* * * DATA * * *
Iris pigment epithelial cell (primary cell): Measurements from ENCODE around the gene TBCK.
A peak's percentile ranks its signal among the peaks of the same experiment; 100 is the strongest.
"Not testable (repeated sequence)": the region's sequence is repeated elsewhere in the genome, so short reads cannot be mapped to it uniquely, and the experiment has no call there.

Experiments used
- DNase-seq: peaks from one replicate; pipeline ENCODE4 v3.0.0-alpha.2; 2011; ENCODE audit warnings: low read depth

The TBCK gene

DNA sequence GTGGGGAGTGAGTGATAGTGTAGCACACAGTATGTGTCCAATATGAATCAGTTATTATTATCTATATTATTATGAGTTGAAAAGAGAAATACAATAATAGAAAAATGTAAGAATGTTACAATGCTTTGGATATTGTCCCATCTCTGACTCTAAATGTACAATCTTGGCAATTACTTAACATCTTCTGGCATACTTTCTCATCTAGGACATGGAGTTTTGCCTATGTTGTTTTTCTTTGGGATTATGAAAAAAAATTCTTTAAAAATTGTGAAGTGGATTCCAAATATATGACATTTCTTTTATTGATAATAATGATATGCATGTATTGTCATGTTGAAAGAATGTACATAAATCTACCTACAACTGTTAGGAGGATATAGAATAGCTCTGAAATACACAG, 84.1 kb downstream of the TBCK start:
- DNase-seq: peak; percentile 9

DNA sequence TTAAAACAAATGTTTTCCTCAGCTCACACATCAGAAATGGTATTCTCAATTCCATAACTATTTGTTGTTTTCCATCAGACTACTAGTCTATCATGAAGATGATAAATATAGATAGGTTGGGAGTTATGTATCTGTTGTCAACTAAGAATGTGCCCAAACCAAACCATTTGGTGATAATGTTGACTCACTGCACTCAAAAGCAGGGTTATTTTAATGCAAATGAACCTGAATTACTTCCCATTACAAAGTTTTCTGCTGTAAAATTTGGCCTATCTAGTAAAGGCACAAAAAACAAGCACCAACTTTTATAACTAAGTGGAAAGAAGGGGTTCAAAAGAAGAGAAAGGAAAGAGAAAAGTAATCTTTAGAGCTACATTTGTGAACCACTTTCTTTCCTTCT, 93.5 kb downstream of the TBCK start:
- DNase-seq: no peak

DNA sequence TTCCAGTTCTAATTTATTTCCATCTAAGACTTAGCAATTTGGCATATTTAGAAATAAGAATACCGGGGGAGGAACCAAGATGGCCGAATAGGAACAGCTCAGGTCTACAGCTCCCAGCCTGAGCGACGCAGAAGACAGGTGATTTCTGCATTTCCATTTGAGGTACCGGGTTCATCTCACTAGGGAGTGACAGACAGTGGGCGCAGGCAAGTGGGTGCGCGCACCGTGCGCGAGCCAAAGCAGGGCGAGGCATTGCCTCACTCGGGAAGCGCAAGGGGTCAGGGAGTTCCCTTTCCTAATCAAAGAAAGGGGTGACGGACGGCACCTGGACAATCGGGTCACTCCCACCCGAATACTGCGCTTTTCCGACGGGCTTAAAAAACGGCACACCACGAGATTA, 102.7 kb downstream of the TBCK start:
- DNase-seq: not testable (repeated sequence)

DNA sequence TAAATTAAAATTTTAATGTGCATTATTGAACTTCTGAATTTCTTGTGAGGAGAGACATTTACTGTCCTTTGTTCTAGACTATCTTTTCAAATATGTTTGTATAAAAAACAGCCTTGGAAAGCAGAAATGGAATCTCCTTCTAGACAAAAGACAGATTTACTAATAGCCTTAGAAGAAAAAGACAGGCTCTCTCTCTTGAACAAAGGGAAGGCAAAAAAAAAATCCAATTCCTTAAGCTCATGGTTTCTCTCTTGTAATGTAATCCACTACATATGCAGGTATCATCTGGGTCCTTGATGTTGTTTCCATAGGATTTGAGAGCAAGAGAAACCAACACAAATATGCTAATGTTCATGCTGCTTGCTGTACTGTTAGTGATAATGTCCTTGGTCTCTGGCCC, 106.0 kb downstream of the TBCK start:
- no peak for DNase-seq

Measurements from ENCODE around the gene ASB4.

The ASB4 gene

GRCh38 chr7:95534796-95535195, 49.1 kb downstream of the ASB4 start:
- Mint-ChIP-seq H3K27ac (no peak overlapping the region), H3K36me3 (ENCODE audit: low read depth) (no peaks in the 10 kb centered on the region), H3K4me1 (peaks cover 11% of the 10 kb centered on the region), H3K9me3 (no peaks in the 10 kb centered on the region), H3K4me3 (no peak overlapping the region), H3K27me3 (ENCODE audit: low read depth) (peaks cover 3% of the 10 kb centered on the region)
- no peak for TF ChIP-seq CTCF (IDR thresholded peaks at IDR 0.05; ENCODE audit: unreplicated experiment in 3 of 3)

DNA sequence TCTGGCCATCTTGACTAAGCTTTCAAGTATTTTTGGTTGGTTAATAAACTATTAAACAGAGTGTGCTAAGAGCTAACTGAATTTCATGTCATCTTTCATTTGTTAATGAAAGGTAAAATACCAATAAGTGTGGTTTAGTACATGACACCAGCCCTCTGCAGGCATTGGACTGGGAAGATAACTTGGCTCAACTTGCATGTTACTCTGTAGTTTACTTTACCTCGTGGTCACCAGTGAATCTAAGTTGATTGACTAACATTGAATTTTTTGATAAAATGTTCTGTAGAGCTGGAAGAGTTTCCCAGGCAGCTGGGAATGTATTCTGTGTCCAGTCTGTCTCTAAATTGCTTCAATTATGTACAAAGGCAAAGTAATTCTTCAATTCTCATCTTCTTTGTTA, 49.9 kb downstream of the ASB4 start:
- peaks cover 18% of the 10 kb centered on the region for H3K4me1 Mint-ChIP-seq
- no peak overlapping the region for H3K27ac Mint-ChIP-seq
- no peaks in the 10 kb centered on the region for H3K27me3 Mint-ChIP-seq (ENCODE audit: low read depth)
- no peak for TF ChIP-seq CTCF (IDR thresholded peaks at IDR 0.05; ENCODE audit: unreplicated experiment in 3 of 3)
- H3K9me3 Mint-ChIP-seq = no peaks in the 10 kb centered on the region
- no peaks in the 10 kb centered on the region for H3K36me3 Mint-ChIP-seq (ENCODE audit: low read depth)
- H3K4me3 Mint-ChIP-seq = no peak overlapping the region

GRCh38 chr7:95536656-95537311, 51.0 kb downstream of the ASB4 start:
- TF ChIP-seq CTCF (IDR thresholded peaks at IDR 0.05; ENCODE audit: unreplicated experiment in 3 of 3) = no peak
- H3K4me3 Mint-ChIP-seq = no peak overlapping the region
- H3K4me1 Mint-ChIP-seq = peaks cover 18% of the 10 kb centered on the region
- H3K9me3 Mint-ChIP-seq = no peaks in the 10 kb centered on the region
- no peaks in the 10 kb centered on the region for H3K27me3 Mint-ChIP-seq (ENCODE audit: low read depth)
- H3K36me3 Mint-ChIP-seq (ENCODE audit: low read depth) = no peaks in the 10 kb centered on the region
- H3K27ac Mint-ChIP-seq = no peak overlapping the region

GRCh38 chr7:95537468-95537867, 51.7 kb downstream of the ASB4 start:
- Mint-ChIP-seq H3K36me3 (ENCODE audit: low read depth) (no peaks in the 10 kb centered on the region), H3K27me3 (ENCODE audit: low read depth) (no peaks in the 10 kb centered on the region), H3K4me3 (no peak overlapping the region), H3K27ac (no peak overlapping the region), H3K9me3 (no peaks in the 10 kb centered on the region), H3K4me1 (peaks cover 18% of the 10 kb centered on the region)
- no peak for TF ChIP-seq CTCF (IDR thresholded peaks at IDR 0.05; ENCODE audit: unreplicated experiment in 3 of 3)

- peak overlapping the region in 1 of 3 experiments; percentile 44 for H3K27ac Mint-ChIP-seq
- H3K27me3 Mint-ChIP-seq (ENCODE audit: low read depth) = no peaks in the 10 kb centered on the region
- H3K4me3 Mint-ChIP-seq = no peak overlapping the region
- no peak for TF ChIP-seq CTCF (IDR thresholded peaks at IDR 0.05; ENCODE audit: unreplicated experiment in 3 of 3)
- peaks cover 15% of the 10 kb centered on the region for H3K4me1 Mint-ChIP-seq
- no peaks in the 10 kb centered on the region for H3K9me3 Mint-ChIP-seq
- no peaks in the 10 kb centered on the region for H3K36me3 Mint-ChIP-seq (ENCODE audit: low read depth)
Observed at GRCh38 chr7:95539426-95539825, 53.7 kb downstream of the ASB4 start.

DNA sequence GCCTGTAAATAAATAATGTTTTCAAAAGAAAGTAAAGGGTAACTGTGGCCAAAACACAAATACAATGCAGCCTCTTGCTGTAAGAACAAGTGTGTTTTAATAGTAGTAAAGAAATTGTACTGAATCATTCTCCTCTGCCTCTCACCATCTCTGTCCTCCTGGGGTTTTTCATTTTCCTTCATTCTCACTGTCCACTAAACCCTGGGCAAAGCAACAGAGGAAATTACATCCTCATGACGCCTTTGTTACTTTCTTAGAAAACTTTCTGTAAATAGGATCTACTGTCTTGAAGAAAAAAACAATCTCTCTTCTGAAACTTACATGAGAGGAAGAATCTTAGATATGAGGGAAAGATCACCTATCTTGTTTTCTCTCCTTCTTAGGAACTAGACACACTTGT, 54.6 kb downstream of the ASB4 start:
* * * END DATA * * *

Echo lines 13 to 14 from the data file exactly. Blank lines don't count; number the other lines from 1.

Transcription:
DNA sequence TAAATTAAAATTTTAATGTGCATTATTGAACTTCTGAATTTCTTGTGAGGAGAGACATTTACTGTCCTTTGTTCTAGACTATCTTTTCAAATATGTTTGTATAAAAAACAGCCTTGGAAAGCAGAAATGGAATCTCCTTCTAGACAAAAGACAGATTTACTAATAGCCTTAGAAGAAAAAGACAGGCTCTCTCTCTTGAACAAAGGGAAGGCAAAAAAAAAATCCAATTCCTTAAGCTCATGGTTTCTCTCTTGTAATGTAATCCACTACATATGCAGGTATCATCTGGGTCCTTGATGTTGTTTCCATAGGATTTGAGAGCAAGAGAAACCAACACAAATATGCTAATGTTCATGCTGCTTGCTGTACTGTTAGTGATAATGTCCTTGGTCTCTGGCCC, 106.0 kb downstream of the TBCK start:
- no peak for DNase-seq